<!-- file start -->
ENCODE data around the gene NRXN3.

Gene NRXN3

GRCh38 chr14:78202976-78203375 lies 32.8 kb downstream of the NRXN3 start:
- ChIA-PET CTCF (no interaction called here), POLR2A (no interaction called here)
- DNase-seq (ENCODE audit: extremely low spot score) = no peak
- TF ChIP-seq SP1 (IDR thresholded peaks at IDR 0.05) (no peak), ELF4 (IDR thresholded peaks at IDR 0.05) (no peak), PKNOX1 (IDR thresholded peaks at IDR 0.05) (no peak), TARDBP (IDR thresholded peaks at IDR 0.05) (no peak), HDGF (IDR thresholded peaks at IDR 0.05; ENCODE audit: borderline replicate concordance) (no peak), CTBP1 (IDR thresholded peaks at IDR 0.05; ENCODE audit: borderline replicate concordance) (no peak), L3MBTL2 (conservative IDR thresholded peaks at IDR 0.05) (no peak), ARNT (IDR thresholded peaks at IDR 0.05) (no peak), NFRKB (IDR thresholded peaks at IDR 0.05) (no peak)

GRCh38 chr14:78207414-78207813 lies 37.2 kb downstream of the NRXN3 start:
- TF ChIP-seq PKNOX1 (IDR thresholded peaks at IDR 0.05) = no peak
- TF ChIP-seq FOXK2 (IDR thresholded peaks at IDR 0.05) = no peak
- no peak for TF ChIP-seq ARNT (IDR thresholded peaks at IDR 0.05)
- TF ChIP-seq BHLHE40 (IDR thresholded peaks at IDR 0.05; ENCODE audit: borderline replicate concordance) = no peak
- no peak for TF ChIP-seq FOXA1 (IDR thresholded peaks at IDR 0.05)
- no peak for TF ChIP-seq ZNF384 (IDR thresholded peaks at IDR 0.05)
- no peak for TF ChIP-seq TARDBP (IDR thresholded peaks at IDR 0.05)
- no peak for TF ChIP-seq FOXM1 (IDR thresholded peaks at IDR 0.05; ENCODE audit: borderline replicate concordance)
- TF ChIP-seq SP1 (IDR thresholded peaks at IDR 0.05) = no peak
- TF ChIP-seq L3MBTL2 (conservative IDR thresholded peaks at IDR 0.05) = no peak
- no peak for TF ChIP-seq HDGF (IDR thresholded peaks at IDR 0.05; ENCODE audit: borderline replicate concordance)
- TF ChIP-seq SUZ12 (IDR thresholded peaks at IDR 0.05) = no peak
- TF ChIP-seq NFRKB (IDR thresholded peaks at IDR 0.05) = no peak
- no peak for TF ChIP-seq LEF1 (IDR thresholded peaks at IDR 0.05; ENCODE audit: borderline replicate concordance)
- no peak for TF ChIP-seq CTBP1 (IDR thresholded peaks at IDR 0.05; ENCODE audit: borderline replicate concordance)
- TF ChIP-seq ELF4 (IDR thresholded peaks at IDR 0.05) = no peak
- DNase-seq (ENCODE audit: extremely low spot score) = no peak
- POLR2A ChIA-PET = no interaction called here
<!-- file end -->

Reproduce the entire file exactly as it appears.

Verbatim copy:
ENCODE data around the gene NRXN3.

Gene NRXN3

GRCh38 chr14:78202976-78203375 lies 32.8 kb downstream of the NRXN3 start:
- ChIA-PET CTCF (no interaction called here), POLR2A (no interaction called here)
- DNase-seq (ENCODE audit: extremely low spot score) = no peak
- TF ChIP-seq SP1 (IDR thresholded peaks at IDR 0.05) (no peak), ELF4 (IDR thresholded peaks at IDR 0.05) (no peak), PKNOX1 (IDR thresholded peaks at IDR 0.05) (no peak), TARDBP (IDR thresholded peaks at IDR 0.05) (no peak), HDGF (IDR thresholded peaks at IDR 0.05; ENCODE audit: borderline replicate concordance) (no peak), CTBP1 (IDR thresholded peaks at IDR 0.05; ENCODE audit: borderline replicate concordance) (no peak), L3MBTL2 (conservative IDR thresholded peaks at IDR 0.05) (no peak), ARNT (IDR thresholded peaks at IDR 0.05) (no peak), NFRKB (IDR thresholded peaks at IDR 0.05) (no peak)

GRCh38 chr14:78207414-78207813 lies 37.2 kb downstream of the NRXN3 start:
- TF ChIP-seq PKNOX1 (IDR thresholded peaks at IDR 0.05) = no peak
- TF ChIP-seq FOXK2 (IDR thresholded peaks at IDR 0.05) = no peak
- no peak for TF ChIP-seq ARNT (IDR thresholded peaks at IDR 0.05)
- TF ChIP-seq BHLHE40 (IDR thresholded peaks at IDR 0.05; ENCODE audit: borderline replicate concordance) = no peak
- no peak for TF ChIP-seq FOXA1 (IDR thresholded peaks at IDR 0.05)
- no peak for TF ChIP-seq ZNF384 (IDR thresholded peaks at IDR 0.05)
- no peak for TF ChIP-seq TARDBP (IDR thresholded peaks at IDR 0.05)
- no peak for TF ChIP-seq FOXM1 (IDR thresholded peaks at IDR 0.05; ENCODE audit: borderline replicate concordance)
- TF ChIP-seq SP1 (IDR thresholded peaks at IDR 0.05) = no peak
- TF ChIP-seq L3MBTL2 (conservative IDR thresholded peaks at IDR 0.05) = no peak
- no peak for TF ChIP-seq HDGF (IDR thresholded peaks at IDR 0.05; ENCODE audit: borderline replicate concordance)
- TF ChIP-seq SUZ12 (IDR thresholded peaks at IDR 0.05) = no peak
- TF ChIP-seq NFRKB (IDR thresholded peaks at IDR 0.05) = no peak
- no peak for TF ChIP-seq LEF1 (IDR thresholded peaks at IDR 0.05; ENCODE audit: borderline replicate concordance)
- no peak for TF ChIP-seq CTBP1 (IDR thresholded peaks at IDR 0.05; ENCODE audit: borderline replicate concordance)
- TF ChIP-seq ELF4 (IDR thresholded peaks at IDR 0.05) = no peak
- DNase-seq (ENCODE audit: extremely low spot score) = no peak
- POLR2A ChIA-PET = no interaction called here